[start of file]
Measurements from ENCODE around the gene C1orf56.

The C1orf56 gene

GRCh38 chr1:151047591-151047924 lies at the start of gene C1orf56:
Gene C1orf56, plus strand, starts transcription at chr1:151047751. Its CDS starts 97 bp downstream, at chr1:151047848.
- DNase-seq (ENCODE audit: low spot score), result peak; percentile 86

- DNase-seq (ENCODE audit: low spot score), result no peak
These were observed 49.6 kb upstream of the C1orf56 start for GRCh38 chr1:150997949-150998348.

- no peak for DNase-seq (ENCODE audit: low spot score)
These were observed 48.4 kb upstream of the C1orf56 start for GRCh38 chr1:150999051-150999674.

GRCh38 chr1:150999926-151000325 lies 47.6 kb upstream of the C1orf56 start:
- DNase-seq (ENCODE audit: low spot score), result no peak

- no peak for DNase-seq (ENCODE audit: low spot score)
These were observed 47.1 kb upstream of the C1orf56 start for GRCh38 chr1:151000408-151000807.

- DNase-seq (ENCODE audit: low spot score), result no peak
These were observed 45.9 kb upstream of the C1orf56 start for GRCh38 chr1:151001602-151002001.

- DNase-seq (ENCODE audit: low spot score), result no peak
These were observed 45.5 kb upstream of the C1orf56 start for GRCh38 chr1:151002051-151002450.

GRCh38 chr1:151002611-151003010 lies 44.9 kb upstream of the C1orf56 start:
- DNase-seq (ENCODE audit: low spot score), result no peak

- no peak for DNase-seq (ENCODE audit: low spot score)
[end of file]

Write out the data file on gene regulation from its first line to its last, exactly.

Measurements from ENCODE around the gene C1orf56.

The C1orf56 gene

GRCh38 chr1:151047591-151047924 lies at the start of gene C1orf56:
Gene C1orf56, plus strand, starts transcription at chr1:151047751. Its CDS starts 97 bp downstream, at chr1:151047848.
- DNase-seq (ENCODE audit: low spot score), result peak; percentile 86

- DNase-seq (ENCODE audit: low spot score), result no peak
These were observed 49.6 kb upstream of the C1orf56 start for GRCh38 chr1:150997949-150998348.

- no peak for DNase-seq (ENCODE audit: low spot score)
These were observed 48.4 kb upstream of the C1orf56 start for GRCh38 chr1:150999051-150999674.

GRCh38 chr1:150999926-151000325 lies 47.6 kb upstream of the C1orf56 start:
- DNase-seq (ENCODE audit: low spot score), result no peak

- no peak for DNase-seq (ENCODE audit: low spot score)
These were observed 47.1 kb upstream of the C1orf56 start for GRCh38 chr1:151000408-151000807.

- DNase-seq (ENCODE audit: low spot score), result no peak
These were observed 45.9 kb upstream of the C1orf56 start for GRCh38 chr1:151001602-151002001.

- DNase-seq (ENCODE audit: low spot score), result no peak
These were observed 45.5 kb upstream of the C1orf56 start for GRCh38 chr1:151002051-151002450.

GRCh38 chr1:151002611-151003010 lies 44.9 kb upstream of the C1orf56 start:
- DNase-seq (ENCODE audit: low spot score), result no peak

- no peak for DNase-seq (ENCODE audit: low spot score)